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Connor Iapoce is an assistant editor for HCPLive and joined the MJH Life Sciences team in April 2021. He graduated from The College of New Jersey with a degree in Journalism and Professional Writing. He enjoys listening to records, going to concerts, and playing with his cat Squish. You can reach him at firstname.lastname@example.org.
Thinner RNFL and GCL were associated with lower Full Scale IQ in childhood and at age 45 years, while thinner RNFL in middle age was associated with greater decline in processing speed.
New research observed the thickness of the retinal nerve fiber layer (RNFL) and the ganglion cell layer (GCL) was associated with cognitive performance in both childhood and adulthood, while thinner RNFL was linked to a decline in processing speed between childhood and adulthood.
Study authors Ashleigh Barrett-Young, PhD and Richie Poulton, PhD, Dunedin Multidisciplinary Health and Development Research Unit, Department of Psychology, University of Otago, noted further longitudinal studies are necessary to determine whether retinal thinning precedes cognitive decline.
“RNFL thinning could be a useful biomarker in identifying those experiencing the early stages of cognitive decline, before global cognitive decline becomes apparent,” investigators wrote.
As potential biomarkers for Alzheimer disease, the study examined whether RNFL and GCL thickness was associated with global cognitive performance in middle age and in childhood and with a decline in cognitive performance from childhood to adulthood and if thickness was associated with declines in specific cognitive domains.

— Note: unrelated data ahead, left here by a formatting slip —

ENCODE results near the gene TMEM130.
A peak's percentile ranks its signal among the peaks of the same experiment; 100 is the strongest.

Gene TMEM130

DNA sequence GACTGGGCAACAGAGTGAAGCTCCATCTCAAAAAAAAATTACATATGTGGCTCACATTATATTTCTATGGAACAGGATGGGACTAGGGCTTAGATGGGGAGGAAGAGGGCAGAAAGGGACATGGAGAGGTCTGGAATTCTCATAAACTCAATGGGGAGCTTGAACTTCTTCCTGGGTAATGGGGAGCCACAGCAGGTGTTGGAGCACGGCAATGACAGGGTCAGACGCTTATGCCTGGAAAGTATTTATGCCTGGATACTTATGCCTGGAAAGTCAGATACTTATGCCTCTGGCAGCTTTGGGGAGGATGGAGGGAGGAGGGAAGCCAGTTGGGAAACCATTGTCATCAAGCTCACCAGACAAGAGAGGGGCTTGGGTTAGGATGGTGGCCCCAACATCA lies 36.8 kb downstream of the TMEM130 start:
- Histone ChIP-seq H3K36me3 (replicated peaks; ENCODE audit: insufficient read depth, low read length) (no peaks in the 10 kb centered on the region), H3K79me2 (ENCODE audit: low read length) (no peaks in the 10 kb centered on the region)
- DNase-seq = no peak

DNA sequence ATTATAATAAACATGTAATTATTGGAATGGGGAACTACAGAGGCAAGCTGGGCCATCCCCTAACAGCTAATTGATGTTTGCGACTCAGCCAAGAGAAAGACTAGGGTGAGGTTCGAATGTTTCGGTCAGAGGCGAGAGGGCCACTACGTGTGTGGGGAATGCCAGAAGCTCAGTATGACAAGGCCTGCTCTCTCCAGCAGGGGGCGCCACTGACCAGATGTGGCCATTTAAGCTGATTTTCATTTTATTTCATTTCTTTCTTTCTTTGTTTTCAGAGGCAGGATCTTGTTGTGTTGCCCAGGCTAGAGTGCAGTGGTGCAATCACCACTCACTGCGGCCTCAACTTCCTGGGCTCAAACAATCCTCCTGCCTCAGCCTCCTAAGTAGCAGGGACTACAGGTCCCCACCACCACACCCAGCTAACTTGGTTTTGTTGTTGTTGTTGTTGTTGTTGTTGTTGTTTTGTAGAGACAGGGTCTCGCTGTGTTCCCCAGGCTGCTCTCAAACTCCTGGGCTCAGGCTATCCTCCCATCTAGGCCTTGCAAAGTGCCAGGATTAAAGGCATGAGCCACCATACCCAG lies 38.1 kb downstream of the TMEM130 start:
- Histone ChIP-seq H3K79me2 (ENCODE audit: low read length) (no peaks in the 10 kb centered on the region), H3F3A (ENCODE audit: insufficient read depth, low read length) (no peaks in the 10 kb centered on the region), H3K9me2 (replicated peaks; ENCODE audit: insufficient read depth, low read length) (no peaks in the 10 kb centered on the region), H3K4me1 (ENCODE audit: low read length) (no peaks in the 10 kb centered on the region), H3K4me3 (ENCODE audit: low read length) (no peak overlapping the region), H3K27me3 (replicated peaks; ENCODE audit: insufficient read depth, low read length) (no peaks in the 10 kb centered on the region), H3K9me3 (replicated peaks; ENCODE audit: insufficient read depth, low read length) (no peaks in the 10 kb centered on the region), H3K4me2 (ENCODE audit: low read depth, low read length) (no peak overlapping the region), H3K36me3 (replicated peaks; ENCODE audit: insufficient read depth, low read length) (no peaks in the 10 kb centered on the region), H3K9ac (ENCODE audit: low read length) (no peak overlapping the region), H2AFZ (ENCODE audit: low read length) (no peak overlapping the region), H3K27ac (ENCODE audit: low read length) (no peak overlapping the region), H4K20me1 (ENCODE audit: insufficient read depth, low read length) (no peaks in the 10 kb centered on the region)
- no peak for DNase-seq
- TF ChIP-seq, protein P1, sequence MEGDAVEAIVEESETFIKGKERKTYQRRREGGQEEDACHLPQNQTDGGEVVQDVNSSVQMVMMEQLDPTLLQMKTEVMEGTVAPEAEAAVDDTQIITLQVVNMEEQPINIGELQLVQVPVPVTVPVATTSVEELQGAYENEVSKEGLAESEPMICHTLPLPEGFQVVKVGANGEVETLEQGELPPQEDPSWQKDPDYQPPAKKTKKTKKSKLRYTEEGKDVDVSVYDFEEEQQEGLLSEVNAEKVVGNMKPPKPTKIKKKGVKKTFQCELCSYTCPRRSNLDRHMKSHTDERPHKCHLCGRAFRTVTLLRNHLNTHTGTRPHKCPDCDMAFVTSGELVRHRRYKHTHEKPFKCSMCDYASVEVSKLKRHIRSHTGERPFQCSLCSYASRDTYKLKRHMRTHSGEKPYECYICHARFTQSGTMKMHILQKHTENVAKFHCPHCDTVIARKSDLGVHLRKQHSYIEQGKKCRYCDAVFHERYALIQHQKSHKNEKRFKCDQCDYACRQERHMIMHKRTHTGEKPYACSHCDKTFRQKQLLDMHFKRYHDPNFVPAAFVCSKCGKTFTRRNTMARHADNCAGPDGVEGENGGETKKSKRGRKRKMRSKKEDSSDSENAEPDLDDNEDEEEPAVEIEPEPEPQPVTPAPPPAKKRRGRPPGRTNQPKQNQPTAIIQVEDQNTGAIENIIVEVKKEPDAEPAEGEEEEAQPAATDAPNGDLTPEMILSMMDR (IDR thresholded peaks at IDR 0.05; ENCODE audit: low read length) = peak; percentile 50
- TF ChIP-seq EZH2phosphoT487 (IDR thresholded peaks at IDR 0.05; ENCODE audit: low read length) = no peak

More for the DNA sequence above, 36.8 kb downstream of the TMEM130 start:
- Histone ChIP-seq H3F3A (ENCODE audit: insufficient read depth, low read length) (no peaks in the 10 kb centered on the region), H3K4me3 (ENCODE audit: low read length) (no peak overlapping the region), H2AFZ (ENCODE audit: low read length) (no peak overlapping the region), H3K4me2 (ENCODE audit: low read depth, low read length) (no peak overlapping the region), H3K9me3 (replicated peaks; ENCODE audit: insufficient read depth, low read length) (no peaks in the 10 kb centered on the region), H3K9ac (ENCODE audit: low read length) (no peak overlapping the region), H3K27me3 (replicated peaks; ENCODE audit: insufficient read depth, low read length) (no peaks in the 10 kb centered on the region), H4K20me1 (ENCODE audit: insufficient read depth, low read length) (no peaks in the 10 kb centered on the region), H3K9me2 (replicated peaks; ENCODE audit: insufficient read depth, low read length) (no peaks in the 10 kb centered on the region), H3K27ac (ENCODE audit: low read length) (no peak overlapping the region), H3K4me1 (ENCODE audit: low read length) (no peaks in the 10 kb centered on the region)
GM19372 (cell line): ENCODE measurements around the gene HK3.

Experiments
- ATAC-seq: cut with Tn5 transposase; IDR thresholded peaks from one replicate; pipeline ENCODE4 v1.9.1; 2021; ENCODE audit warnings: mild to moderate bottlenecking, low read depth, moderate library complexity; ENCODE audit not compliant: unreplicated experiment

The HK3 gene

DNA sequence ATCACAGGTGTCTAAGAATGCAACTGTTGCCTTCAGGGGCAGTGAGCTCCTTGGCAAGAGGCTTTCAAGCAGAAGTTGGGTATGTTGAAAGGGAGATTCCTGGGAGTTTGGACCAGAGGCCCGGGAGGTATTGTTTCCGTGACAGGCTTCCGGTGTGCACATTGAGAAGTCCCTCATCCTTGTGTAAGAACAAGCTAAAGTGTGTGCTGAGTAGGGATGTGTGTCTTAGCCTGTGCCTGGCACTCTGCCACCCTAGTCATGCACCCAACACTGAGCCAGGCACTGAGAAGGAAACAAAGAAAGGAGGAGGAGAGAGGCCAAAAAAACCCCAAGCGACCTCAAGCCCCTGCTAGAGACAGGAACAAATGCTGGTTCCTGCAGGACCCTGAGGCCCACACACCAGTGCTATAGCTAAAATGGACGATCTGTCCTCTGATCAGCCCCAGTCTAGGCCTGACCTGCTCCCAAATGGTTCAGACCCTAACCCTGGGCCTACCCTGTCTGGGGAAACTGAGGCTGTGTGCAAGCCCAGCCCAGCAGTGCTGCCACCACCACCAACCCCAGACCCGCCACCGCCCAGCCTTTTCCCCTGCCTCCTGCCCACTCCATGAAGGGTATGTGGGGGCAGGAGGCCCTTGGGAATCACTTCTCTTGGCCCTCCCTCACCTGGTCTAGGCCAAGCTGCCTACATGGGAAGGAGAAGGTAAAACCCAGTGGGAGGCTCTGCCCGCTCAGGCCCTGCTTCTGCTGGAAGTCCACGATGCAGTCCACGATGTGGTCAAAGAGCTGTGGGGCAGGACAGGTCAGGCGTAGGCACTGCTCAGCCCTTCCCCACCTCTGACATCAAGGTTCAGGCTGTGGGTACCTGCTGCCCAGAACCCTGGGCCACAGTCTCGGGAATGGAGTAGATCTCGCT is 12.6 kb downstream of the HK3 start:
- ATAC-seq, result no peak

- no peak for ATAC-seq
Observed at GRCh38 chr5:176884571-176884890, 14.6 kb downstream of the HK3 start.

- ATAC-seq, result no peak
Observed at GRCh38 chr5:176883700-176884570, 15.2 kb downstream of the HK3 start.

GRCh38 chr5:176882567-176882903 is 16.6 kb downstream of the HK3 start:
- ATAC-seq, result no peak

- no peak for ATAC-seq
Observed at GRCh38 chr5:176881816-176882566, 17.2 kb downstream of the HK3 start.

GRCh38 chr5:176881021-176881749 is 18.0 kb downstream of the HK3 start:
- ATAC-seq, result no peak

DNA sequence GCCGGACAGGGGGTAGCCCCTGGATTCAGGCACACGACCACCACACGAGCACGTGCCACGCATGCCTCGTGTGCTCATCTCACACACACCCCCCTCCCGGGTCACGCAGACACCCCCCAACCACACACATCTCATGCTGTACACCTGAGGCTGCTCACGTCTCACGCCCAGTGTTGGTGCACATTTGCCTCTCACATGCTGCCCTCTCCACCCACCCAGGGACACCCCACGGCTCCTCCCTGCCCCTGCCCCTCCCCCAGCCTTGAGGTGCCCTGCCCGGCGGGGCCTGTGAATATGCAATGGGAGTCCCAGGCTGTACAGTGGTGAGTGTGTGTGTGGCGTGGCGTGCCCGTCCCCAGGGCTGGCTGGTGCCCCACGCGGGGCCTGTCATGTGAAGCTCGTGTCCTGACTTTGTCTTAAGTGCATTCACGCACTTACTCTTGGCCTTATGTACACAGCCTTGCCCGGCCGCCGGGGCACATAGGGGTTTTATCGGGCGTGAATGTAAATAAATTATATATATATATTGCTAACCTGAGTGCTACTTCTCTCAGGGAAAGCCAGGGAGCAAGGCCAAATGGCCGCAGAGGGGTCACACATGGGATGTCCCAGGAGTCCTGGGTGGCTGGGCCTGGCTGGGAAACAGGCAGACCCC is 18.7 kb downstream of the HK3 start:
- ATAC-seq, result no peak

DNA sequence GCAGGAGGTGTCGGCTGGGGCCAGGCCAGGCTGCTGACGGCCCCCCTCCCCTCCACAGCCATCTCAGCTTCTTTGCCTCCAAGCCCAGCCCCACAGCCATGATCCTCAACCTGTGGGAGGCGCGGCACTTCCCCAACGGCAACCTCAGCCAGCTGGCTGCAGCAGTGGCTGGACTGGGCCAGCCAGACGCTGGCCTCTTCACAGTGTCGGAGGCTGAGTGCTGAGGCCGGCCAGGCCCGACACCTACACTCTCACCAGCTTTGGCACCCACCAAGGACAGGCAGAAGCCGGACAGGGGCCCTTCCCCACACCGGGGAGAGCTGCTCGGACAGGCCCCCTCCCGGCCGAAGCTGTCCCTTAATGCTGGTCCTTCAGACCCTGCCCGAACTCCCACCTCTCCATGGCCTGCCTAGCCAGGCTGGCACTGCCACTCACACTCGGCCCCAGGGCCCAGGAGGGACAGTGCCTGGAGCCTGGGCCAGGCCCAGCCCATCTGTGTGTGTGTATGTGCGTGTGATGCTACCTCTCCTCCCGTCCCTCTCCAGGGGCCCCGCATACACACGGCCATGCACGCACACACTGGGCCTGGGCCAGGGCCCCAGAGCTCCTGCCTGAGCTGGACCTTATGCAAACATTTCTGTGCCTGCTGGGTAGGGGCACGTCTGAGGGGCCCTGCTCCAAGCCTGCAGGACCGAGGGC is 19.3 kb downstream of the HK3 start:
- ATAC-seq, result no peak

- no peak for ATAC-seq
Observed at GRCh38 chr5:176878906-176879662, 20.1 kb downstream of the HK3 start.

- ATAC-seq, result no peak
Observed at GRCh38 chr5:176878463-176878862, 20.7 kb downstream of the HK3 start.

Study participants in the longitudinal cohort study were members of the Dunedin Multidisciplinary Health and Development Study representative birth cohort. A total of 1037 births were included from participants born between April 1972 - March 1973 in New Zealand. They were followed up for 45 years, with 94% of the living cohort (n = 997) continuing to participate.
Investigators took optical coherence tomography measurements at age 45 years. The measurements included were mean RNFL thickness and thickness of 4 quadrants (superior, temporal, inferior, and nasal) and mean thickness of ganglion cell-inner plexiform layer (GCL) and thickness of 6 segments (temporal-superior, superior, nasal-superior, nasal-inferior, inferior, and temporal-inferior).
Additionally, cognitive function was assessed at ages 7, 9, and 11 years old and in adulthood at age 45 years, including Full Scale IQ (FSIQ), processing speed, perceptual reasoning, and verbal comprehension. Data were analyzed between August 2020 - April 2021.
The data set consisted of study members with RNFL data available (n = 865; 50.2% male). Participants with OCT data excluded at age 45 years due to issues with the scan or diseases affecting the retina had slightly lower childhood FSIQ (OCT included: mean FSIQ, 101.3; OCT excluded: mean FSIQ, 95.7, P = .04).
Investigators observed lower FSIQ was associated with thinner mean RNFL thickness (B = 0.202, P < .001) and thinner nasal quadrant (B = 0.118, P = .01), and inferior quadrant (B = 0.115, P = .001) at age 45 years.
Additionally, lower FSIQ at age 45 years was associated with thinner mean GCL thickness (B = 0.178, P = .04) and thinner temporal-superior segment (B = 0.216, P = .01), inferior segment (B = 0.187, P = .02), and temporal-inferior segment (B = 0.224, P = .008).
Furthermore, lower childhood FSIQ was associated with thinner mean RNFL at age 45 years (B = 0.213, P <.001) and thinner mean GCL thickness (B = 0.247, P = .003).
A reduction in processing speed was associated with thinner mean RNFL thickness (B = 0.292, P = .04) and thinner RNFL in the temporal (B = 0.403, P = .01) and inferior quadrants (B = 0.590, P = .02).
“Our findings suggest that RNFL could be an indicator of overall brain health and that IQ may reflect a healthy and well-functioning brain,” investigators concluded.
The study, “Associations Between Retinal Nerve Fiber Layer and Ganglion Cell Layer in Middle Age and Cognition From Childhood to Adulthood,” was published in JAMA Ophthalmology.